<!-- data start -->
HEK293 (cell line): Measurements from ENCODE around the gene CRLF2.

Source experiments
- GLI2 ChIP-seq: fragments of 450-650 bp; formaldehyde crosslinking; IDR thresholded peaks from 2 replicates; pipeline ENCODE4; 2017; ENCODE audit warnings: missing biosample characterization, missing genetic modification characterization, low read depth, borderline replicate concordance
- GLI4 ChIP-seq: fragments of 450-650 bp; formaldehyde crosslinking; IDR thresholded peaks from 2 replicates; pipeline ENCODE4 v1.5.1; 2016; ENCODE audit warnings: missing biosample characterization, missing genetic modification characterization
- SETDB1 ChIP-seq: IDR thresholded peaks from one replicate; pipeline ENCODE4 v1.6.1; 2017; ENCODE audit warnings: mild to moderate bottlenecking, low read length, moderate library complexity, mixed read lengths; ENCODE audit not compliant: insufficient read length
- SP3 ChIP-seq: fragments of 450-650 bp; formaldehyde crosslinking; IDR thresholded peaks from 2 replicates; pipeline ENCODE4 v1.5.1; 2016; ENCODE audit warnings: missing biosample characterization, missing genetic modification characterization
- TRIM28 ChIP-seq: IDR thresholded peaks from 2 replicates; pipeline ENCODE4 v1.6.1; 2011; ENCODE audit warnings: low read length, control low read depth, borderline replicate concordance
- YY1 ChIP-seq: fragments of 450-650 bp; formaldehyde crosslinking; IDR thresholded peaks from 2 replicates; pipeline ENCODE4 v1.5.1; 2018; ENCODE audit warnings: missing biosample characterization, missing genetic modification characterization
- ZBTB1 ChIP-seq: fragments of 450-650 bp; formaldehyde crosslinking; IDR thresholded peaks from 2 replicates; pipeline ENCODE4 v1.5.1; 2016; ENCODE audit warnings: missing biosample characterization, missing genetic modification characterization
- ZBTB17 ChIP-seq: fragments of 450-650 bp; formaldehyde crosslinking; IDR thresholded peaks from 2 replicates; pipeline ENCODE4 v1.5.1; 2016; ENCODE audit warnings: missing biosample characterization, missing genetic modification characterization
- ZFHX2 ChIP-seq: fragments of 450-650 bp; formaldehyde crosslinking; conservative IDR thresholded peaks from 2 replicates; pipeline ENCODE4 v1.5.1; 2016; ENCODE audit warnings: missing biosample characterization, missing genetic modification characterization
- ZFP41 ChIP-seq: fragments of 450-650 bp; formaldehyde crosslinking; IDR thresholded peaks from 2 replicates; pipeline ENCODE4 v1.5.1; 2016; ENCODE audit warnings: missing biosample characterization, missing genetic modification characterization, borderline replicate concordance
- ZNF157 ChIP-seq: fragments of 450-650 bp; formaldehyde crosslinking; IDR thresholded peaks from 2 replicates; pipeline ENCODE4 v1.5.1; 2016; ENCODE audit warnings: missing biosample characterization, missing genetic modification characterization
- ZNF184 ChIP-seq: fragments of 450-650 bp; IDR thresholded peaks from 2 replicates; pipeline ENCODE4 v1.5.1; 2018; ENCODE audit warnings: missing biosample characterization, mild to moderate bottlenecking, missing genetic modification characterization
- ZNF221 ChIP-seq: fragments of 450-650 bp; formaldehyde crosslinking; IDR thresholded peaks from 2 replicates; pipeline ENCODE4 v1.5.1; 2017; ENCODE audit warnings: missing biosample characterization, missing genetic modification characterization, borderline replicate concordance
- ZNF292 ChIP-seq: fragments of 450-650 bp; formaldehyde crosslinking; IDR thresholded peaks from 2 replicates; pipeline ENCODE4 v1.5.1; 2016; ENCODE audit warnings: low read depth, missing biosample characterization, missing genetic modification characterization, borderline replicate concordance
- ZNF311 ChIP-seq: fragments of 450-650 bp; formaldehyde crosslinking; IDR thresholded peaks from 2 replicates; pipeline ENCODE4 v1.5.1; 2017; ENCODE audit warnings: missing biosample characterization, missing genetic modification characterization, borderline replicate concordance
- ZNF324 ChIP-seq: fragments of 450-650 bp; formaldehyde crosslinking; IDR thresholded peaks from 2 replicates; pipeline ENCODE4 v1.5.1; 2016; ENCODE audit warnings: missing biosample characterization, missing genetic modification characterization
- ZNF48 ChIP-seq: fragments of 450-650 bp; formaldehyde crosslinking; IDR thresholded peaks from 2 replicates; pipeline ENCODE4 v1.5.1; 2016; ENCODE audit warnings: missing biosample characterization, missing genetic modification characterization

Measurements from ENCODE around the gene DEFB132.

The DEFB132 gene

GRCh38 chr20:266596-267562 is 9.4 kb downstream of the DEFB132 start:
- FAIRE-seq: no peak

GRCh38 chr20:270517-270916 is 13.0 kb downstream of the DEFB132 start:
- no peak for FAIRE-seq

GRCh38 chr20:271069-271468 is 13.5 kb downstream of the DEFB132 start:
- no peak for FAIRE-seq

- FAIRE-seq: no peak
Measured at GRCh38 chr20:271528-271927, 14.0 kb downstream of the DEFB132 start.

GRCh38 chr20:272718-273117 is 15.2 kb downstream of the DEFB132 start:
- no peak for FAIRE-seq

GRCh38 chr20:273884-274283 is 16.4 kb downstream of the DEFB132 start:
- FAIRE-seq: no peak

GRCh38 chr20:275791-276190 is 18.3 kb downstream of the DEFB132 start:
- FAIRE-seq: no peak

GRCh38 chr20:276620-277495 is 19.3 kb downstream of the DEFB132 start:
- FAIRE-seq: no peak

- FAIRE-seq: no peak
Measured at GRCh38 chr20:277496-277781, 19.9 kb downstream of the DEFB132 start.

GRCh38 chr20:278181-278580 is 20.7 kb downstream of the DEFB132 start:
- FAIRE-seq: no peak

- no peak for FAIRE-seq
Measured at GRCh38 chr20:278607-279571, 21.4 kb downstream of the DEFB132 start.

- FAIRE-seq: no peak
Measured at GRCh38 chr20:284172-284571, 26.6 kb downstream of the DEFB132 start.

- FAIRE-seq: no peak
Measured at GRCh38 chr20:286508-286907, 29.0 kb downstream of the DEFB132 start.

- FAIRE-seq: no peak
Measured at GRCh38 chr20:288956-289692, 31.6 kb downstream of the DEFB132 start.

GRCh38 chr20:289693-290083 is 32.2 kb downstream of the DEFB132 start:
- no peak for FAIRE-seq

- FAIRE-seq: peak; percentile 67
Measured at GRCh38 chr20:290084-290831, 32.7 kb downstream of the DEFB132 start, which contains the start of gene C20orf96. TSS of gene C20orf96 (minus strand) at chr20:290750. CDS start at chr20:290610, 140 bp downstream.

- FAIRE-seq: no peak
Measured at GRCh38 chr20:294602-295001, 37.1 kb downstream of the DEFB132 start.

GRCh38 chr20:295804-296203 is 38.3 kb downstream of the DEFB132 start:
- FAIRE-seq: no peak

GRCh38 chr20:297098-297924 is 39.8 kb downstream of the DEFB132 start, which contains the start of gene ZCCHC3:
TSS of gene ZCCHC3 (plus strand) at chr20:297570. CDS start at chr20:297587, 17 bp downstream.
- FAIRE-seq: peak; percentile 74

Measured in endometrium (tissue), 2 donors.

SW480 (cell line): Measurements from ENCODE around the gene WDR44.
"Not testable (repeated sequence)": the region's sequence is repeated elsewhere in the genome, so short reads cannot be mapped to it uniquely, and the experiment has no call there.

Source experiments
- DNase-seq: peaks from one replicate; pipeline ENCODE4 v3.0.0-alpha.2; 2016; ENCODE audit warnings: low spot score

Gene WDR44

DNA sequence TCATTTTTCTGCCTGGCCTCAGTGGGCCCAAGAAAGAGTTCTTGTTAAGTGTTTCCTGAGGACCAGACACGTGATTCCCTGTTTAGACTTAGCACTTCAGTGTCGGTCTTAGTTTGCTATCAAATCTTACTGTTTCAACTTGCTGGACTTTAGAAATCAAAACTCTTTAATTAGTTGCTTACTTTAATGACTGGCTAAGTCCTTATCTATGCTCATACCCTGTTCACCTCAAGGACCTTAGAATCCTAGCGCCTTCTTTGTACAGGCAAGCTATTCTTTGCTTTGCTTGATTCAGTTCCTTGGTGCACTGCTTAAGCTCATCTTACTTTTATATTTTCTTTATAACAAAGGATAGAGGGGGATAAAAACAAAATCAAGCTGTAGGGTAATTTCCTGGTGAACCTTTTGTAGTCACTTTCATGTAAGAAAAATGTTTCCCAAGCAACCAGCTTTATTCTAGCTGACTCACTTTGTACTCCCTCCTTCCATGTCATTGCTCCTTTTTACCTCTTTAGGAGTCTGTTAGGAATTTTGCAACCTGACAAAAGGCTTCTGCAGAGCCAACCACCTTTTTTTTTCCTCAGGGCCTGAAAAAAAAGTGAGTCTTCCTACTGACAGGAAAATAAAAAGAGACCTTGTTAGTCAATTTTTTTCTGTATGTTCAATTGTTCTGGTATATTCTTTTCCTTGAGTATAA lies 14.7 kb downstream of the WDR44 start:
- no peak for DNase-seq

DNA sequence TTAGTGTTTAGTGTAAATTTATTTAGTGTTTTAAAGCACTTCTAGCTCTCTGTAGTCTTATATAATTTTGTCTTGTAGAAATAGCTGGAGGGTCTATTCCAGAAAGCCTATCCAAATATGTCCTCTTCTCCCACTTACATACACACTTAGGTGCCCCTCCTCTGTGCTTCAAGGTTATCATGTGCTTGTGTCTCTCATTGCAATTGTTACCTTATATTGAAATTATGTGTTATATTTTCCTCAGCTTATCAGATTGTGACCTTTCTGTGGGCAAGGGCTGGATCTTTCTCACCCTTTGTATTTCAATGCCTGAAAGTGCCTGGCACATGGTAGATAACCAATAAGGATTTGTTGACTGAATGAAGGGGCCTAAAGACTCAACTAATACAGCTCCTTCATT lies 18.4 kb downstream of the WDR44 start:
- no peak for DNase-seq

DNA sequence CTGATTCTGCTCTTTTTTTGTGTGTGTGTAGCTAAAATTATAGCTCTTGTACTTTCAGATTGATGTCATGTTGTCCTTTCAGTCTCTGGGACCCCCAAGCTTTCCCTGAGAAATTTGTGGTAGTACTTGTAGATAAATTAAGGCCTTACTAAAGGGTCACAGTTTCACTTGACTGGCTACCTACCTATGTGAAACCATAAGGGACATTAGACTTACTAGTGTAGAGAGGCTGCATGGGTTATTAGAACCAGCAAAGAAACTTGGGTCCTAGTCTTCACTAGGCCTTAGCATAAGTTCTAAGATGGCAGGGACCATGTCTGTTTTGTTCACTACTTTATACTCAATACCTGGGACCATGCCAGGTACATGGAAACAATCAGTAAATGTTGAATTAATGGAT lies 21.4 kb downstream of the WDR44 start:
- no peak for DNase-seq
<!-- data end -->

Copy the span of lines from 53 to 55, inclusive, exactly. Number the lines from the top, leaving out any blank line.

Measured at GRCh38 chr20:290084-290831, 32.7 kb downstream of the DEFB132 start, which contains the start of gene C20orf96. TSS of gene C20orf96 (minus strand) at chr20:290750. CDS start at chr20:290610, 140 bp downstream.

- FAIRE-seq: no peak
Measured at GRCh38 chr20:294602-295001, 37.1 kb downstream of the DEFB132 start.